Bridges of Amsterdam | Bruggen van Amsterdam

Discovering Amsterdam's Bridges: A Guide to the City's Iconic Landmarks

The Python Bridge | Amsterdam Bridge 1998

The Python Bridge or Hoge Brug (bridge number 1998) is a pedestrian bridge in Amsterdam. There is also a lower Bridge (Lage brug) on the Island (bridge 1997). Since @bruggenvanamsterdam is only at 33 today it’s going to be a while before this one features

Hoge Brug Bridge Number 1998! Link to more photos on google photos.

It is stretched over the Railway Basin in the Eastern Docklands and connects the Panamakade on the Sporenburg peninsula with the Stuurmankade on the Borneo Island . The bridge was completed in 2001 in spite of the name plates saying anno 2000!

The official name used by the municipality and local residents is the Hoge Brug with the other twin red bridge to the west of this the Lage Brug (bridge 1997).


The Python Bridge is situated in the Eastern Docklands (Oostelijke Eilanden) area of Amsterdam. It spans over the Oosterdokseiland and connects the Kattenburgerstraat on the Eastern Docklands side to the Oosterdokskade on the city centre side.


The bridge is a striking and innovative piece of architecture designed by the firm West 8. It features a distinctive red color and a curvy, serpentine shape, resembling the shape of a python, which gives it its popular nickname. The design is eye-catching and has made the bridge a recognisable landmark in the area.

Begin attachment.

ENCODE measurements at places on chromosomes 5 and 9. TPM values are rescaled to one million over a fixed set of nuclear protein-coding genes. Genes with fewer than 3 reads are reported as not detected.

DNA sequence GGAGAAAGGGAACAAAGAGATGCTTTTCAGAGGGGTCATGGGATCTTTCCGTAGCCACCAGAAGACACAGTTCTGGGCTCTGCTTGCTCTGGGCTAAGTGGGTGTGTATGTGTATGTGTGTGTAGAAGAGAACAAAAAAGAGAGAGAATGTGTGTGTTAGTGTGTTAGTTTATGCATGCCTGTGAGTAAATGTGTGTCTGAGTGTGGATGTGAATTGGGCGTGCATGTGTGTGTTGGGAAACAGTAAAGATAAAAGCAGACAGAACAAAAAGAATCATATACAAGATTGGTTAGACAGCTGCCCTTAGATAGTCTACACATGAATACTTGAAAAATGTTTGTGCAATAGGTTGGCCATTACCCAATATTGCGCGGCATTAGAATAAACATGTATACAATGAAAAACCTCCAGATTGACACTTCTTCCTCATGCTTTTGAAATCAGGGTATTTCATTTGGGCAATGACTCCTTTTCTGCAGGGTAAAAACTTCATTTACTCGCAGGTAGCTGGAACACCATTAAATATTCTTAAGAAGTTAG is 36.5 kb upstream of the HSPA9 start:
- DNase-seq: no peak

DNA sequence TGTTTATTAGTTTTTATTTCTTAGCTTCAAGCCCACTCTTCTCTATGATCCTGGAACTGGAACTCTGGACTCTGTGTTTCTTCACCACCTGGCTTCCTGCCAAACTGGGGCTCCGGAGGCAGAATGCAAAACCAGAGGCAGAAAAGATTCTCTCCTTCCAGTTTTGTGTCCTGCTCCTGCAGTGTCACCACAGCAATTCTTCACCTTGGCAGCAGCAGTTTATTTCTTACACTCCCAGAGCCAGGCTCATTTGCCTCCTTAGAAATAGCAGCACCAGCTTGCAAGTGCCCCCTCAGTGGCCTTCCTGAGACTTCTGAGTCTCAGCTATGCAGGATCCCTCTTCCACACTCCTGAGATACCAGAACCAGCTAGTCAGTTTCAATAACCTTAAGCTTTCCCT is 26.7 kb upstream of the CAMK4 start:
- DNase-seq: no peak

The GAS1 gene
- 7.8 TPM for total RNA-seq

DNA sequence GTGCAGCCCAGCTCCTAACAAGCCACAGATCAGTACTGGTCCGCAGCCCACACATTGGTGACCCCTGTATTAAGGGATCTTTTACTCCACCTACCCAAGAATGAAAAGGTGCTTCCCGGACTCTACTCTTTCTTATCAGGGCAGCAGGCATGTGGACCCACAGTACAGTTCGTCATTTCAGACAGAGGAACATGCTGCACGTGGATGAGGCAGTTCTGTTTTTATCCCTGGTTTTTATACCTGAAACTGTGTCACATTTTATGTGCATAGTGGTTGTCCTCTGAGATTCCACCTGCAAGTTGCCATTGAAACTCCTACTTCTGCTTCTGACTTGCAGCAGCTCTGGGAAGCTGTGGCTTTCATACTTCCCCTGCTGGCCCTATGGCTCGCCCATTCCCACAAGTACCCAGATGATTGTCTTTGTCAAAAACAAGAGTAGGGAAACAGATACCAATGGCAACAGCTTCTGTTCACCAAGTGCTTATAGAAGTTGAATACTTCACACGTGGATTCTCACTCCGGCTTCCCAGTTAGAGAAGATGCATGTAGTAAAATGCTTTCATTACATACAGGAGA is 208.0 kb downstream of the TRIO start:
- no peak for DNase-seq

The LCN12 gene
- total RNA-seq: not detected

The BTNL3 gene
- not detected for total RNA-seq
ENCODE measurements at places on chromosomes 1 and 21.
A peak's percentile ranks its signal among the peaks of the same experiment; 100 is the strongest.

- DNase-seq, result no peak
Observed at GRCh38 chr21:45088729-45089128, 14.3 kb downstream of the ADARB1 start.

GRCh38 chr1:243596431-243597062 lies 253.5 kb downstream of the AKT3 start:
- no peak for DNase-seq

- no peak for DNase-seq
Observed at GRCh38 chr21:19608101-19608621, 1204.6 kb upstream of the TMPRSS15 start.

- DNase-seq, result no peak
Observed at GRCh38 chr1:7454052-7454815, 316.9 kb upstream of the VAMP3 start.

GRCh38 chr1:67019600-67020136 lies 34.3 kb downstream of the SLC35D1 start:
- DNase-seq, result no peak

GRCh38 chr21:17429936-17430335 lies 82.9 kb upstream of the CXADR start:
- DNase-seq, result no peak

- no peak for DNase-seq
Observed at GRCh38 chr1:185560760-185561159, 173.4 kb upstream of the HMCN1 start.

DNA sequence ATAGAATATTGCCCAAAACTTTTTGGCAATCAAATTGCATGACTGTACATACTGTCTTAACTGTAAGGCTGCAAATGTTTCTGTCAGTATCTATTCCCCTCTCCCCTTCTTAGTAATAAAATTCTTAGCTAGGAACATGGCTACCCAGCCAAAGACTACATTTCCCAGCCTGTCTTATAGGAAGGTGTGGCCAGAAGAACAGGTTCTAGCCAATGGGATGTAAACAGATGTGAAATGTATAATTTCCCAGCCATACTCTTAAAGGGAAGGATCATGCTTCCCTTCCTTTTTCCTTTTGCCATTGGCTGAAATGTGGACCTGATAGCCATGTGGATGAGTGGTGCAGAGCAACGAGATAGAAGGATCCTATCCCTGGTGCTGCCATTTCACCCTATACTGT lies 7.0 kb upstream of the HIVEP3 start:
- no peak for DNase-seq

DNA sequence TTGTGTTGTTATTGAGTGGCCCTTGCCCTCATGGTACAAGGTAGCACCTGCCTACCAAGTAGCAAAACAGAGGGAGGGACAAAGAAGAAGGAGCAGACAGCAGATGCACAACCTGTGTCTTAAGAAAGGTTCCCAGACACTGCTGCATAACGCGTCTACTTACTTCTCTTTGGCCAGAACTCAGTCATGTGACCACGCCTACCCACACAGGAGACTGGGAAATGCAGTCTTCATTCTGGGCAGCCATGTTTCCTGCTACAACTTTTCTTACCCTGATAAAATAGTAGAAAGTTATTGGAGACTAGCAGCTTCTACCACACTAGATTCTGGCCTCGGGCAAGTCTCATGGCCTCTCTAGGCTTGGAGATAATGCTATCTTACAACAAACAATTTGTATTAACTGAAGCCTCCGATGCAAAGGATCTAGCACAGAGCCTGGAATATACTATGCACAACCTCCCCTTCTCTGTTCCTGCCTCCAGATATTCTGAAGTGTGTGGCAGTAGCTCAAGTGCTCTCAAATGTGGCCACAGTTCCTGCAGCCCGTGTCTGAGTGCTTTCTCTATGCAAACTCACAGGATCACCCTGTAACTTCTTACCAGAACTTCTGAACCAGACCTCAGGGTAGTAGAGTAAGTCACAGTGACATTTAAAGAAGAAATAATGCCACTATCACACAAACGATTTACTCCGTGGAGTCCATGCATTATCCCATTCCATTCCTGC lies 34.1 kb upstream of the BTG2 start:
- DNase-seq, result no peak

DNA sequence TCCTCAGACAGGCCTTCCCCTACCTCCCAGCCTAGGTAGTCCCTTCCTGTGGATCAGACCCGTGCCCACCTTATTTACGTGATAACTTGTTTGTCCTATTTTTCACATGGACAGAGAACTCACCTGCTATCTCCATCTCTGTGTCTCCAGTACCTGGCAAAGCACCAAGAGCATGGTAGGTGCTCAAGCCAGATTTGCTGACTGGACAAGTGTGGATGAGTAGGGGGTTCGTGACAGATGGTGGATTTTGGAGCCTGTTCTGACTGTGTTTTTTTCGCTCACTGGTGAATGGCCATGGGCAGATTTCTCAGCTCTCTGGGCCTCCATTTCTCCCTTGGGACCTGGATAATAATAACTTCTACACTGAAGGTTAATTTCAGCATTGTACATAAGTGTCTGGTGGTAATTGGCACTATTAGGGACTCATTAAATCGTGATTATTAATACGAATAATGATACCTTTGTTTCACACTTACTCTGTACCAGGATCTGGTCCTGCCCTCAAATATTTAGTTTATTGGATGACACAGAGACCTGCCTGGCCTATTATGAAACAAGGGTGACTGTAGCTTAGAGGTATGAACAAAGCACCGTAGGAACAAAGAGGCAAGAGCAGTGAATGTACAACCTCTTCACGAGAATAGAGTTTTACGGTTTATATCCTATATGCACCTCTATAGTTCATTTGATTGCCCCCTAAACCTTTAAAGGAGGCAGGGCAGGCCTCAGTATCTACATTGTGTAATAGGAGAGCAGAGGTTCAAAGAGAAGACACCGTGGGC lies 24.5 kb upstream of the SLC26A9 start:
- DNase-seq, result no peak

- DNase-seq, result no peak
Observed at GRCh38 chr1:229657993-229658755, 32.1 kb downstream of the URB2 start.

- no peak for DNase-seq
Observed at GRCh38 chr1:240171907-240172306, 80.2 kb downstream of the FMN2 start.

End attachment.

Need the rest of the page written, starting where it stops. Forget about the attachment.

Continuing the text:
As a pedestrian bridge, The Python Bridge is exclusively for foot traffic and bicycles. It provides a safe and convenient way for pedestrians and cyclists to cross the Oosterdok and access different parts of the city, including the city centre and the Eastern Docklands.


The bridge stands at a considerable height above the water, allowing for large boats and ships to pass underneath without any obstruction. This height also offers pedestrians and cyclists a unique vantage point to enjoy scenic views of the surrounding area and the Amsterdam waterfront.

Part of Urban Redevelopment:

The Python Bridge is not only a functional structure but also an integral part of the urban redevelopment project in the Eastern Docklands. This area has undergone significant transformation in recent years, with various modern buildings, residential areas, and cultural spaces contributing to the revitalisation of the former industrial port area.


The Python Bridge was officially opened to the public on April 10, 2001. Since then, it has become a popular route for locals and tourists alike, providing an enjoyable and visually appealing experience while crossing the water.

Originally posted on Instagram @8lettersuk as part of a lockdown project.

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